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The odd and troubling state of the National League

Call it what you will, but there are as many as six teams in the NL that aren't planning to win in 2016. Which is, says one executive, "a problem for the sport." Frank Victores/USA TODAY Sports

You've heard of the Continental Divide. You've probably heard of the Great Divide. But now it's time to talk about the Not So Great Divide. And by that we mean ... the strange, and pretty much unprecedented, divide in the National League these days.

On one side of that divide we have eight teams, maybe nine. We're talking about clubs like the Cubs, Dodgers, Giants and Cardinals. We could classify them as the teams that are actually, you know, trying to win.

But on the other side of that divide, we have the Phillies, Reds, Brewers and Braves. And we can find some execs out there who would throw the Rockies and Padres into that mix, too.

Those teams have various ways of describing what it is they're up to. But assembling a team that's built to win a World Series in 2016? Let's just say that wouldn't make the top 25 ways other clubs would describe it.

"I've never seen the game so messed up," grumbled one exec from an NL team on the "win-now" side of the Not So Great Divide.

"I think it's a problem for the sport," said an executive of an American League contender, looking at the state of the NL from afar. "I think the whole system is screwed up, because I think it actually incentivizes not winning. And that's a big issue going forward."

But we can worry about the going-forward part of this later. It's the right-now part that's going to make the NL such an odd place to be and such an odd league to watch this season.

Just the other day, our friends at FanGraphs made their first projection of the standings for 2016. And what did they prognosticate? Among other things, they forecast that the six worst teams in the major leagues -- measured both by run differential and won-lost record -- will all play in the NL. The projected records for those six teams look like this:

Phillies -- 66-96
Braves -- 67-95
Brewers -- 71-91
Reds -- 73-89
Padres -- 73-89
Rockies -- 75-87

Now obviously, with the projection business being the imprecise mess that it always is, the chances that it all plays out that way are somewhere in the vicinity of, oh, zero. But let's assume it's at least close, because it's not unreasonable. Then these would be the two most significant takeaways:

1. It would be the first season ever, since the formation of the American League in 1901, that the six teams with the worst records in baseball would all come from one league.

2. Even more significantly, it would mean that only nine teams -- at most -- are fighting for five playoff spots in the NL. And it's hard to beat those odds.

"So it's a great time to be a winner," John Hart said, laughing. He's the Braves' president of baseball operations and a man who frankly admits his team is building for Down the Road, not for Right Now. "I only count eight or nine teams that have a chance in our league. So it's a good time to be one of those clubs."

Oh, that's for sure. But is it a good time for the sport? Uh, that's not so sure. If this many teams, just in one league, have priorities they rank ahead of whether the major league club wins 90 games, 70 games or 50 games, that's an issue.

It's an issue that a number of other teams aren't happy about. And it's one that, according to agents, the union is even less happy about, even though all one union official would say is that the players' association always "monitors" club behavior and lets MLB know any time it has concerns about "competitive integrity."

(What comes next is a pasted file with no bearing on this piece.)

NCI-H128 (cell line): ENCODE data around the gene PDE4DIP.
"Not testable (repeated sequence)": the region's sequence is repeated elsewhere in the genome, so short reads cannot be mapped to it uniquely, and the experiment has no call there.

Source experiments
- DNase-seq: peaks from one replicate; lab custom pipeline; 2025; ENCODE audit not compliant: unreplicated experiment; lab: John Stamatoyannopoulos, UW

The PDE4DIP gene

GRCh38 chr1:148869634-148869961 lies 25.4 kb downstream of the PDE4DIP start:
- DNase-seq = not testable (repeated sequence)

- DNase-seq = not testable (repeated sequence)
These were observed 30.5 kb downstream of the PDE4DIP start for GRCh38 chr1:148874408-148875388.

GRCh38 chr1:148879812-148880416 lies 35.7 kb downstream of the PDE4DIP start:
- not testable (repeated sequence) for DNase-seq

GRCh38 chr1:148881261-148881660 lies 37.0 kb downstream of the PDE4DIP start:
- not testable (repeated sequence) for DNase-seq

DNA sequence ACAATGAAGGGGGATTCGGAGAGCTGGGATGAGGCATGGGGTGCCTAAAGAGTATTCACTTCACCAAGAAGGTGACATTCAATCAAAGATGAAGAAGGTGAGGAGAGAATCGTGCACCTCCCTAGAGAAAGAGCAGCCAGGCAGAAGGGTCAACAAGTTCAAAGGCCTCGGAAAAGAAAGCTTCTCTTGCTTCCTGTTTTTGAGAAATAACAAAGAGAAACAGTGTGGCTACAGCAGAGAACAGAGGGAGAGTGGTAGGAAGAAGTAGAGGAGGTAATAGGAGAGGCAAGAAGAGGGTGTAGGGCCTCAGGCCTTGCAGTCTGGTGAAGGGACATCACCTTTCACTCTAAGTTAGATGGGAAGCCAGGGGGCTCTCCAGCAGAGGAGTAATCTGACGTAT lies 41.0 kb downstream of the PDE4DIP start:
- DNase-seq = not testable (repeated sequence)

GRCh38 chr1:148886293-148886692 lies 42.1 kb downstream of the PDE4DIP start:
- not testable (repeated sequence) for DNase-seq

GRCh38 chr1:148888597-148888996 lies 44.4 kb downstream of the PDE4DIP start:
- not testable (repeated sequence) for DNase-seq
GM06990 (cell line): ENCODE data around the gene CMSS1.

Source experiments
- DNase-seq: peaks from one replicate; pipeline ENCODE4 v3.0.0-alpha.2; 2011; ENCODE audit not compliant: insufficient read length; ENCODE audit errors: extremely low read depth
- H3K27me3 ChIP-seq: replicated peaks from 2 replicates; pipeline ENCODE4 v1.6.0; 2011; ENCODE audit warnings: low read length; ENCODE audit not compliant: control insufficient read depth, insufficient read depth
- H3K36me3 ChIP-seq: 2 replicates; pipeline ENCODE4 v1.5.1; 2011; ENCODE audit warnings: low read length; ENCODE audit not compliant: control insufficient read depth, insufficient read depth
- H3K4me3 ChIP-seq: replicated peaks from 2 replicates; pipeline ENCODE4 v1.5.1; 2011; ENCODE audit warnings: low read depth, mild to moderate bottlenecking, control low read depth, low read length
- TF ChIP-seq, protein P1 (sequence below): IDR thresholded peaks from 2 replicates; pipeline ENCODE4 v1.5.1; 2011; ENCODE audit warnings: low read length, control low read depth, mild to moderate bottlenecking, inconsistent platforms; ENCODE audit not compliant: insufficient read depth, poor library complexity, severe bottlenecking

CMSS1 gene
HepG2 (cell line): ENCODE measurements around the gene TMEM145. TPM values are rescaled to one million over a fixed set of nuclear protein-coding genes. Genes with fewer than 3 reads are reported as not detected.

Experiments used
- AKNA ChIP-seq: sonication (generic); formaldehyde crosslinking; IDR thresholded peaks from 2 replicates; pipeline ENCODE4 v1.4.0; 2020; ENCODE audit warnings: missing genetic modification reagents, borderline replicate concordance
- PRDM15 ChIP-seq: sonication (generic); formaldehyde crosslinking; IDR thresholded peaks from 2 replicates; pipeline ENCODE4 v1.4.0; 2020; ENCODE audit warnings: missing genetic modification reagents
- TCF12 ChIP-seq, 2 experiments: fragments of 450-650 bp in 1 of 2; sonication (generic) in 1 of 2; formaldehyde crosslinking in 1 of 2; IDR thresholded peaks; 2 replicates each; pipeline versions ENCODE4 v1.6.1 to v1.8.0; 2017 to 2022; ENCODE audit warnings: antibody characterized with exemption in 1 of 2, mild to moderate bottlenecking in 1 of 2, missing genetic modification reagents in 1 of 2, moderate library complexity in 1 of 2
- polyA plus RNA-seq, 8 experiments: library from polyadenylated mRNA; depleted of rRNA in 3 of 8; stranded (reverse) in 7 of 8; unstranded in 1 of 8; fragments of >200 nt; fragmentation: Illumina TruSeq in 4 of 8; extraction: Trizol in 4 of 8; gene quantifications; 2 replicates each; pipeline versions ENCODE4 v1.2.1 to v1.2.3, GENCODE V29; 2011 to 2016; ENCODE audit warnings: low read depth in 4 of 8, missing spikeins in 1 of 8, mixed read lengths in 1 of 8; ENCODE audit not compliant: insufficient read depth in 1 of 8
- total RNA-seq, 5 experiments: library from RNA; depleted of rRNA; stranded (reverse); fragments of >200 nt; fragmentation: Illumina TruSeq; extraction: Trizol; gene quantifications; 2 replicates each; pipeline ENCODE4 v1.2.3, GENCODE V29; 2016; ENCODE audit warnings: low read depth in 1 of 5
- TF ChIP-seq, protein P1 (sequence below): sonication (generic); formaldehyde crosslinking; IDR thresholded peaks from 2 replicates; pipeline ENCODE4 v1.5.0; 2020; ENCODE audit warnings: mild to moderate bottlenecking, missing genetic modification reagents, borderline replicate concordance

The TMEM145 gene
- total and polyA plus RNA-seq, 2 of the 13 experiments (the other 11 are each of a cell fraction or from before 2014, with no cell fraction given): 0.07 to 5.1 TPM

So we asked the commissioner, Rob Manfred, whether this development is a concern for him.

"Obviously, you don't want to have too many teams in a rebuilding cycle at one time in one league, and I accept that," Manfred said. "But the fact of the matter is, when you have 30 teams, it's not unusual that you have five or six in a rebuilding cycle. I think if you look back historically, that would not be a number that's out of line."

Rebuilding, Manfred said, is just "part of baseball's cycle. It's the way things have always been. ... So I don't see what's going on now as being some big break with history in that regard."

But let's just say that not everyone agrees. And Manfred admits he's heard from some of the clubs that don't agree, that believe it's a serious flaw in the system that is driving this trend and even encouraging it.

Let's be straight about this. Are there now teams out there that are accusing other clubs of outright "tanking"? There are. That's not a word we're going to use a lot in this piece, because it carries connotations that might actually distract us from the real topic. And it's a word Manfred shut down emphatically, saying: "I believe all our teams are pursuing strategies over some period of time to make them a winner. And occasionally those strategies involve rebuilding. [But] our teams don't tank."

However, just so you get an idea of how some teams look at this phenomenon, here's how the AL exec quoted earlier views the four franchises that are in the most blatant "rebuilding cycles."

  • The Braves -- "I don't think they're tanking. I think they have a clear strategy. They want to be good when they open their new park. It's been done before. Out of all of these, that's the one that's most understandable."

  • The Phillies -- "I don't know that I'd say they're tanking, either. They just let things go for too long. So they're more in desperation recovery mode right now."

  • The Brewers -- "I think Milwaukee is tanking. They're basically trying the Houston approach. They spent a lot of money trying to win. It didn't work. So now they're prepared to go through three or four years of losing, and going the Houston route."

  • The Reds -- "They're in Houston mode, 100 percent. They tried it the other way. Now they're the biggest example of doing it this way. They're willing to do pretty much whatever has to be done."

The views of this exec are hardly his alone. But rather than allow other people to characterize what these four teams are doing, we thought it would be fairer to allow them to explain their approach from their own points of view. So here goes:

  • The Braves -- "We're going in trying to win," Hart said, "but we have a bigger vision. ... We know what we've got to do to get better. So if we have to bite the bullet for a period of time, that's just what we have to do to have a six-, or eight-, or 10-year run. ... You're looking at it from an overview. I'm now looking at it from a club perspective. And from our perspective, we had to make a clear direction change. You never want to be in no-man's-land. That's a bad place to be in our game right now."